Saturday, July 4, 2015


Four consecutive months of negative GDP growth have caused the usual suspects to begin fretting about a possible recession with the all too predictable calls for stimulus spending and interest rate cuts. Certainly the Notley government's tax hikes in the midst of the falling oil price turmoil has put a damper on the previously energetic oil and gas sector but worries about the Canadian economy are unfounded and the cure suggested by establishment economists would certainly be worse than the disease.

GDP doesn't matter. The problem with GDP is that it measures government spending as if it were productive. If the government were to hire ten bureaucrats to sit in a room and play cards then the GDP would go up. If these same bureaucrats were to be fired then GDP would go down. In fact it can be even worse than this because those bureaucrats may not simply be employed at nothing they could be actively employed in creating barriers to the production of wealth. The impetus regulation of industry was large firms seeking to impose high fixed costs on their industry in order to hobble small competitors. An official who is employed in imposing regulatory hurdles on industry not only fails to add to the wealth of a nation but actually retards it's creation, and yet the GDP statistic counts this person's salary as if wealth were being created.

Statistics are only useful to would be central planners overcome with hubris. The only planning that a market economy needs is accomplished by entrepreneurs with the aid of the price system. Through the effortless adjustment of prices on the basis of supply and demand entrepreneurs are able to best allocate scarce resources towards their most efficacious ends. Individuals who advocate for interest rate cuts to combat a fall in GDP do so because they still subscribe to the long discredited Keynesian explanation of the business cycle. Keeping interest rates artificially low creates a false prosperity by encouraging uneconomic investments in capital goods industries. Ideally interest rates would be set by the market, as a function of the degree of consumer savings, instead of through the machinations of central bankers. Most likely interest rates are far below their optimal level and should be raised but the only way to know for sure is to remove state intervention in the money supply entirely (which, incidentally, would put an end to the boom-bust business cycle which has plagued the western world since the advent of central banking).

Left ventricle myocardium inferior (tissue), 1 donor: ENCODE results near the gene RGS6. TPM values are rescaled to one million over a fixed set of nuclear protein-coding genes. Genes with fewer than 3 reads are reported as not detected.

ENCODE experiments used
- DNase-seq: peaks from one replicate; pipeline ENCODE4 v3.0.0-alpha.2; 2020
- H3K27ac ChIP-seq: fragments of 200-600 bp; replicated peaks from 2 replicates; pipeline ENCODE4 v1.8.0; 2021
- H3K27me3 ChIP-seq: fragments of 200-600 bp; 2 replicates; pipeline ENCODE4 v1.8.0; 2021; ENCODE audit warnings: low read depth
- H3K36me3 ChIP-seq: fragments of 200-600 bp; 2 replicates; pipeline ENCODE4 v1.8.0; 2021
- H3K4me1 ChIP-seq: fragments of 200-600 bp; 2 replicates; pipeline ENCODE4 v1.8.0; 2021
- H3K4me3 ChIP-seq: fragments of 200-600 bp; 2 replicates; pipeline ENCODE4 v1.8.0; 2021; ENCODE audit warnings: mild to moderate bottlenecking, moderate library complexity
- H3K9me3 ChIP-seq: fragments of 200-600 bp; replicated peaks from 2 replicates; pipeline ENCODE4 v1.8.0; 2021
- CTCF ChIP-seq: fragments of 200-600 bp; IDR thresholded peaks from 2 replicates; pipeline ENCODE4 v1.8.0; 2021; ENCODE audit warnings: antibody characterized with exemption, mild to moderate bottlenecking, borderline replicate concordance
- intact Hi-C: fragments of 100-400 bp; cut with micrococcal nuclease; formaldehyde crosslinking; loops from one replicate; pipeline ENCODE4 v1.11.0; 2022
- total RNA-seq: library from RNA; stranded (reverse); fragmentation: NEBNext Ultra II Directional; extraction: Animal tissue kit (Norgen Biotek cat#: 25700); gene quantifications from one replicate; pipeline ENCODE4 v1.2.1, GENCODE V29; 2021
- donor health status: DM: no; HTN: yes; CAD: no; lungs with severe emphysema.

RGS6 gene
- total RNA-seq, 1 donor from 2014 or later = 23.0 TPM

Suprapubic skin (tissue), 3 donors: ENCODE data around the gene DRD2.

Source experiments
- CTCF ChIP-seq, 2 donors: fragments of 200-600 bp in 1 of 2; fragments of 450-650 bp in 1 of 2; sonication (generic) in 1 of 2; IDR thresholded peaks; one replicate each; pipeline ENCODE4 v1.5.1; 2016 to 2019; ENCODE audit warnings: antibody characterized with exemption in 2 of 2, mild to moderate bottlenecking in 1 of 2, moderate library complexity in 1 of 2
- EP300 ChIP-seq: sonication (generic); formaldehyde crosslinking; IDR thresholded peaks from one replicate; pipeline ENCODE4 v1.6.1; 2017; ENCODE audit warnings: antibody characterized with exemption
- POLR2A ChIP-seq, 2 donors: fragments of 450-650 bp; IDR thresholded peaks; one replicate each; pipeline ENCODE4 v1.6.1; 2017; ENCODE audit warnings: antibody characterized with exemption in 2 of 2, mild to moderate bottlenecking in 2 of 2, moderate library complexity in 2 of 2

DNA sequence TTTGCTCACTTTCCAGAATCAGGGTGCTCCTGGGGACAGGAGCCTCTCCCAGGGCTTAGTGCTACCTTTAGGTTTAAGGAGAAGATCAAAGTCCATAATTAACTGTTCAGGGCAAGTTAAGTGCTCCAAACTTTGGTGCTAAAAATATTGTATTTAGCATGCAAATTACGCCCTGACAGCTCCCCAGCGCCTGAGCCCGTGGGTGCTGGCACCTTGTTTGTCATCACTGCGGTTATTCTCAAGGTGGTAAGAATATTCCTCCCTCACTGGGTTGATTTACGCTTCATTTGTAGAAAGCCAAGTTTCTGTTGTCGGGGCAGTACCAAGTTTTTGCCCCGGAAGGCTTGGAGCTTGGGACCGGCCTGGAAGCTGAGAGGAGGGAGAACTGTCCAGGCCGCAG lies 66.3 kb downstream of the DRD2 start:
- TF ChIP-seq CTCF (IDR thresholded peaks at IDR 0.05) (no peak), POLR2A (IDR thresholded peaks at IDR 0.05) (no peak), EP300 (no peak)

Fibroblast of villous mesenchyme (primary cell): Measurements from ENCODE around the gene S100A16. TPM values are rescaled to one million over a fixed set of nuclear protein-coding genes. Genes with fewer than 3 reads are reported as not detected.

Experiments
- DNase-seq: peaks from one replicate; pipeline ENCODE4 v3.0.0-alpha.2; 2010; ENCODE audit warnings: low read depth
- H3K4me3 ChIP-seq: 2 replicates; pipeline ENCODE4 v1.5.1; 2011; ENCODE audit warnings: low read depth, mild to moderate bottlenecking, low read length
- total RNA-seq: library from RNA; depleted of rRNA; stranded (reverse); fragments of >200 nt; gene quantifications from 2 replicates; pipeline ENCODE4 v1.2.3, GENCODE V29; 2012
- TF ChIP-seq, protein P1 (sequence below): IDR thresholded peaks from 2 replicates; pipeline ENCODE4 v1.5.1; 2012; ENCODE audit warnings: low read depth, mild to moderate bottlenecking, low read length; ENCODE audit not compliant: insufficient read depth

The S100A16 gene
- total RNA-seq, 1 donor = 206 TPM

Stimulus spending is an equally ineffective tool for combating a recession. The trough is actually the healthy phase of the business cycle, as malinvestments in capital goods industries are liquidated and resources are reallocated along the basis of consumer demand. There is no need for government intervention and efforts to 'fix' the recession will only lead to it's worsening (hence why the great depression was so great but no one has ever heard of the depression of 1920-21). The problem is not a failure of aggregate demand or a glut of over production; indeed Saye's law disproved the very notion of over production quite some time ago as supply of x constitutes demand for y. Government spending is bad for the economy. When the spending decisions in an area of the economy are determined by bureaucrats, as is the case in any of the industries that the state has monopolized, such as infrastructure or education, then you will necessarily have resources allocated not on the basis of consumer demand but instead the spending will be the consumptive decisions of the bureaucrats in charge. There is simply no rationale for allowing an individual or a team of individuals to make the decision for how much of what should go where when the price system can do a much better job. There is no way for a planner to compete with the elegant and simple solution of the price system and there is also the tremendous benefit that the latter plan of attack can be accomplished in an entirely voluntary fashion free from the use of coercion which characterizes taxation. It is wrong to use force in order to get your way, a basic moral principle which we should all be ever conscious of.

There's really no way to tell under the present system how many roads should be built, and where, or how many teachers should be hired, how large classrooms should be, precisely what methods of education should be used, and so on and so forth. What we are left with is simply guesses made by plodding officials, a pale shadow of what could be accomplished through the use of markets.

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